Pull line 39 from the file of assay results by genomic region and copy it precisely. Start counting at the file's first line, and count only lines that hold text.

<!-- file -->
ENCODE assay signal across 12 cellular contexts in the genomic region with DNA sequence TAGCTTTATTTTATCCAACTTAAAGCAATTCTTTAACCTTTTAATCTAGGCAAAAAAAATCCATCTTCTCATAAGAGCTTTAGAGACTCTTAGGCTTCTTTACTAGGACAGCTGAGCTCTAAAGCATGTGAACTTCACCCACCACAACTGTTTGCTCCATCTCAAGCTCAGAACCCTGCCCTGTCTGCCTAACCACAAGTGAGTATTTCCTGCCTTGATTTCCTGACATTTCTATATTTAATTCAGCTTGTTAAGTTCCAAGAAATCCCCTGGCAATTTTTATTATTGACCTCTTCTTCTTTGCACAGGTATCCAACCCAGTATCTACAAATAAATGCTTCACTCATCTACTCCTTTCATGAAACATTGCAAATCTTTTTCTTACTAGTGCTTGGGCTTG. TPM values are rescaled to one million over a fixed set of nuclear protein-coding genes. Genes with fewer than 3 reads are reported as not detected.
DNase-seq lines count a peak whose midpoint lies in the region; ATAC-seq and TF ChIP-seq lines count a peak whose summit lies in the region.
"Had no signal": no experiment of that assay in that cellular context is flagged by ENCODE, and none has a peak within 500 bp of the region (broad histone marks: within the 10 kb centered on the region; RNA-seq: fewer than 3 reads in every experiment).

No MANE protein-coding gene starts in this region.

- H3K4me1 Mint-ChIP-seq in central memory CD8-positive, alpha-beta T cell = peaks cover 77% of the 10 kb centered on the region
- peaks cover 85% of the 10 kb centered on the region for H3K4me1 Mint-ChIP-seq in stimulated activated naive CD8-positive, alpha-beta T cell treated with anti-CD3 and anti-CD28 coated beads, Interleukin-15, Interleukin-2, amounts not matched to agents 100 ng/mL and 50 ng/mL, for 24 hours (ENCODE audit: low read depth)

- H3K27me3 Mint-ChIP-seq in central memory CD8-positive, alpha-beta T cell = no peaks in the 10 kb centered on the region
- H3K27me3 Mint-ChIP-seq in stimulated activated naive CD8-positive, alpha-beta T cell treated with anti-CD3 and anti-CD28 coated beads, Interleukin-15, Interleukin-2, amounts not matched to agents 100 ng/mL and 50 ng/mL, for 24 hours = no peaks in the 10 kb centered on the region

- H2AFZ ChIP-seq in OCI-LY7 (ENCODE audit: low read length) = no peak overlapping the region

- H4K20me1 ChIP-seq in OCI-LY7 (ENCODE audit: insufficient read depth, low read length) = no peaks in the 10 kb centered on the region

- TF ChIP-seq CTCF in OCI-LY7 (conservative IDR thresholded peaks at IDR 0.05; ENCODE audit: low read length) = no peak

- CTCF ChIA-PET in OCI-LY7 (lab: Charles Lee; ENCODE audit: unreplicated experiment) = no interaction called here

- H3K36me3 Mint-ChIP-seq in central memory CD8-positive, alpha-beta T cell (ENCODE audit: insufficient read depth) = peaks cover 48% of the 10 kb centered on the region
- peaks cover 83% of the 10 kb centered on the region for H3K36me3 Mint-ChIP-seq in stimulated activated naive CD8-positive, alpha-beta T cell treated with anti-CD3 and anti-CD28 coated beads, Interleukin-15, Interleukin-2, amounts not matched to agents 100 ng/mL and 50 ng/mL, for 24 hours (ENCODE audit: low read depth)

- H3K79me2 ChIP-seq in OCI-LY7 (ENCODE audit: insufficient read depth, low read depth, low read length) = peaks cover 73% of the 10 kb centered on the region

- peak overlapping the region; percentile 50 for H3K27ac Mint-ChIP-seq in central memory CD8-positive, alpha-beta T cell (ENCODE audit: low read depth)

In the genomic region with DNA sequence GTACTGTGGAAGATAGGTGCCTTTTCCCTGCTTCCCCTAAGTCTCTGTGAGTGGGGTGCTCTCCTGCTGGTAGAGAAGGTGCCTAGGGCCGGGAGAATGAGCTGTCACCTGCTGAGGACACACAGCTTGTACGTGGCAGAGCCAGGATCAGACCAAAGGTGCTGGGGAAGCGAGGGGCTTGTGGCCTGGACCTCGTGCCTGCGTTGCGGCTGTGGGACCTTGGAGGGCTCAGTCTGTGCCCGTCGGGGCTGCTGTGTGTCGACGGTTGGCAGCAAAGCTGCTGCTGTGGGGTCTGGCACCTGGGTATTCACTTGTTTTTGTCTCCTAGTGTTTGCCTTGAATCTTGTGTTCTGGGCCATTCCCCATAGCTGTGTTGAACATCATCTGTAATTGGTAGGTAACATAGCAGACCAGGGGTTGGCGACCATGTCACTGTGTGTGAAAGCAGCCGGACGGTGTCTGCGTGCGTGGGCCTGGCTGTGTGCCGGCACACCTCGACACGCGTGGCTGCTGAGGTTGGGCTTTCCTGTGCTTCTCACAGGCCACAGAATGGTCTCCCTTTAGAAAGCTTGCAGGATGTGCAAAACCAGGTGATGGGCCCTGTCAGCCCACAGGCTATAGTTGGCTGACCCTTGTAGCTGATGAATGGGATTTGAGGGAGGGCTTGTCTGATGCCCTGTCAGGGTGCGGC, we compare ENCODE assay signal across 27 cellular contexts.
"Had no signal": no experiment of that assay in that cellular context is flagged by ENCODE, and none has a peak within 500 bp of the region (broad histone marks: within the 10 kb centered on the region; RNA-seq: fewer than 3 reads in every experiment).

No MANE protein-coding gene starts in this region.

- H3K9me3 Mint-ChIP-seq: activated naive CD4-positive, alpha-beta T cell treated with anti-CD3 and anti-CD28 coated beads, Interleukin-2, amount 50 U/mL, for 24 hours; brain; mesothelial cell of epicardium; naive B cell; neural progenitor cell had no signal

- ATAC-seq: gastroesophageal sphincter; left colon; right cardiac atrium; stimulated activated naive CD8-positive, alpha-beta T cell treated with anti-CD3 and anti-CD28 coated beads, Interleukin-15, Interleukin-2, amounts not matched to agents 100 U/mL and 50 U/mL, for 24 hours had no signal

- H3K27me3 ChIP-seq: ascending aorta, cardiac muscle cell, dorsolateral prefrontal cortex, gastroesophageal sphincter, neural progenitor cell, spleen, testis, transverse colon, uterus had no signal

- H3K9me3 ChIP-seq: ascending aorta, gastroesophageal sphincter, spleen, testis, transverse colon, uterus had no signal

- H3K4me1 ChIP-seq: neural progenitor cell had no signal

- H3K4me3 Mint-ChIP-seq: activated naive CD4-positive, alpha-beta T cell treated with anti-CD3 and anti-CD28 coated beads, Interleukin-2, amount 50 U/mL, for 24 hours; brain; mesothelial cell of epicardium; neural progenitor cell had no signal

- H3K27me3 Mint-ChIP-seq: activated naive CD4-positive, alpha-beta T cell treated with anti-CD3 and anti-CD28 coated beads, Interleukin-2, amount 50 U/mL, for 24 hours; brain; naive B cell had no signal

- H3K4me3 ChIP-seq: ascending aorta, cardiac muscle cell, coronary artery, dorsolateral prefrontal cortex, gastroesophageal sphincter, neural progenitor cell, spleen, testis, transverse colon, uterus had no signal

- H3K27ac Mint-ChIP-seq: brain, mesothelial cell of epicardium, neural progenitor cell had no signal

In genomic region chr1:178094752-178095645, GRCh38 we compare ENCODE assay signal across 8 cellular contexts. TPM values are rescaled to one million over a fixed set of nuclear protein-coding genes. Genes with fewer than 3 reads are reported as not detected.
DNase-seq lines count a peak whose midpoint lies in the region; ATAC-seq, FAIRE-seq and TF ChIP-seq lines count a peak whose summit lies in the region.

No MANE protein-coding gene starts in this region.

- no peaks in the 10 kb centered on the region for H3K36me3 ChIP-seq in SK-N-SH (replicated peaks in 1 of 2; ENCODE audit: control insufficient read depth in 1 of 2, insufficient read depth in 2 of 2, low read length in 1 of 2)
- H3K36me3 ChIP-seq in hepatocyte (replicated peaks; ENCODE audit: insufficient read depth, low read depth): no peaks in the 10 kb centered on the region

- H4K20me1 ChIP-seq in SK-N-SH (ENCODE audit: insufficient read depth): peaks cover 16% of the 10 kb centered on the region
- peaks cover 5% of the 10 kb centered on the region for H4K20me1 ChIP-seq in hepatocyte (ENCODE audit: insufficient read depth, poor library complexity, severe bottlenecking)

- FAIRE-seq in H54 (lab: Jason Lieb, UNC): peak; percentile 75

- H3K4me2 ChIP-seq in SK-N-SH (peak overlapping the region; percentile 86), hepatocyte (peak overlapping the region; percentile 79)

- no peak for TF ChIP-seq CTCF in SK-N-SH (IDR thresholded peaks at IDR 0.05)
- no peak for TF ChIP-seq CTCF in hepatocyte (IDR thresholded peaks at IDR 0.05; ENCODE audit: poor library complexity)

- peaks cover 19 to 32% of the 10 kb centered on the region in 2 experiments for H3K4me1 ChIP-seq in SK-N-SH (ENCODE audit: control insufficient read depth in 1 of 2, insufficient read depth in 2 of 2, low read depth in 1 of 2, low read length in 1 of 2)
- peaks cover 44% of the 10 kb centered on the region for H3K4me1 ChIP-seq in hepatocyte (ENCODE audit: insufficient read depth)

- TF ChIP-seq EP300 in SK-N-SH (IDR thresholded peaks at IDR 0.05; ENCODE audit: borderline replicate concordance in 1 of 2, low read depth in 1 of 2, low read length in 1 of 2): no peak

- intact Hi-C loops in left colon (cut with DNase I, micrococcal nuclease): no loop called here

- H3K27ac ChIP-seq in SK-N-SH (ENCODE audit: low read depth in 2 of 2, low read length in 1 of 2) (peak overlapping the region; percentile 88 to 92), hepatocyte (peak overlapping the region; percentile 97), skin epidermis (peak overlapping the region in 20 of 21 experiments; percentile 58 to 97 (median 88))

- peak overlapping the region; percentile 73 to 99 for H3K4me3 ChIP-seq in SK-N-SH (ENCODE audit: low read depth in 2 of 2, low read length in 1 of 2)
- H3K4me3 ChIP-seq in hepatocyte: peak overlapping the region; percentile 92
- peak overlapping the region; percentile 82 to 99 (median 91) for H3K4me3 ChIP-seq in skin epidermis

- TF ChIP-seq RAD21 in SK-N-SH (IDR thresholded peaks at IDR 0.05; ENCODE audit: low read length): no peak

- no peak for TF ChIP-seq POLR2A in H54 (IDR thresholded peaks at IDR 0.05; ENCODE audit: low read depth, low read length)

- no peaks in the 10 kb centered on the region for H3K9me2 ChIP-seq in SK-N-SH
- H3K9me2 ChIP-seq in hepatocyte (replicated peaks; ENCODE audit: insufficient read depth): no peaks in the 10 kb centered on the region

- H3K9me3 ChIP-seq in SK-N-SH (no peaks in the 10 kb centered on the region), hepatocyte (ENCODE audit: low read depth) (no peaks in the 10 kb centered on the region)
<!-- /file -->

- no peak for TF ChIP-seq CTCF in hepatocyte (IDR thresholded peaks at IDR 0.05; ENCODE audit: poor library complexity)